Last year, a new force in metal arose from St. Louis. Gleaming with the shine of ivory horns came Stormruler, mighty warriors striding across the golden lands to bring salvation to those forlorn with a soul in longing. It's a longing that binds a very select group of us together in mourning and sorrow, one that only a band like Stormruler could seek to unshackle from our despondency. I am of course talking … about those of us who wish Dawn made more than two albums. Or who wish Vinterland didn't stop after Welcome My Last Chapter. Or who wished Naglfar still sounded like they did on Vittra.
Blackened melodic death metal, or whatever you want to call it, never gets old. So long as the band members are talented composers who have a flair for drama and darkness, there will always be quality material to enjoy from this style. It's why bands like Stormkeep, Ninkharsag, Thulcandra, and many others still fly the somber(-lain) banner of the mid-90s Swedish sound.
Stormruler is one of the newest in this tradition, and their latest album is a testament to its continued vitality — Sacred Rites & Black Magick is simply a triumph of black metal art. In terms of its specific lineage, the most obvious influences seem to be Dissection's Storm of the Light's Bane, Dawn's Slaughtersun, Lord Belial's Enter the Moonlight Gate, and shadows of other bands like Setherial, Eucharist, The Moaning, and Throne of Ahaz. A band with good taste, applied well, is always off to a promising start.
All the hallmarks of this frosty and energetic style are on glorious display here. The tremolo-riffing produces entrancing ear candy, made extra sweet by the band's use of minor variations that build on each other to build the sonic narrative. This is especially evident on a song like "Entranced Within The Moon Presence," where the Dawn influence is particularly clear.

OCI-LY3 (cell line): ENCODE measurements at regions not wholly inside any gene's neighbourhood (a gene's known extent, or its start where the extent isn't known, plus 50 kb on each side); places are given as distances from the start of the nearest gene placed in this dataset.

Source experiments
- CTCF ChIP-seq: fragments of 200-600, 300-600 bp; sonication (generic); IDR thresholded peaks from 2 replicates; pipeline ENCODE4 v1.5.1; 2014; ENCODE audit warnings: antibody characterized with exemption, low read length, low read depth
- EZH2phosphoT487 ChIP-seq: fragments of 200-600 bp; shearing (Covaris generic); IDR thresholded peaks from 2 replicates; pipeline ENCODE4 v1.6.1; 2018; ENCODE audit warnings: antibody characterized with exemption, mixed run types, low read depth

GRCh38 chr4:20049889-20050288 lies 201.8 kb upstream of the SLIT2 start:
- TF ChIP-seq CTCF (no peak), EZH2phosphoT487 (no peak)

And of course, Jason Asberry's vocals are dialed in with that perfect amount of reverb to give the music that ghostly quality. And don't take that the wrong way, this ghost not simply whispering in the dark, he's bringing the fire with him! It's the kind of screaming that reaches right into your soul and demands your attention. There's something so satisfying about vocals that are so ferocious. It's why most people can't stand this music, and why you and I are devoted to it.
Additionally, the band knows how to add their own spin to the music. "In The Shaded Vlasian Forest" brings in, well, shades of thrash metal like the riff that comes in at the 38-second mark. Drummer Jesse Schobel also knows how to throw in some rhythms and fills that aren't so easily derived from the albums I mentioned earlier.
Sometimes the band throws in some arrangements more reminiscent of Necrophobic or other acts that hewed closer to the death-metal side of the family. Check out "Ten Heralds, Ten Desolations" to hear what I mean. And, every so often, there's just the SLIGHTEST hint of power metal in the heroic gallops and palm-muted bridges. But just a little bit!
I also dig the short interlude tracks scattered throughout the album. Helps break things up a bit on such a long and dense set of music. Oh, and the solos are rad too. The band is at once deadly serious about the music they make, but manage not to lay the aesthetic on too thick. But there's also no gimmicky use of jokes at the music's expense or some insufferable undertone of irony that became so common in the last decade.
This style is not new, and to maintain that recognizable feeling in the music, the band only has so much latitude in mixing things up. But I think that's ok. After all, everyone knows what film noir is and why it's great. But just because it's not the late 1940s doesn't mean you shouldn't write that screenplay about the detective wandering the lonely streets at night — ominous piano music in the background. Likewise, it's not Stormruler's problem that it's not 1995. They play a familiar style, and they play it extremely well.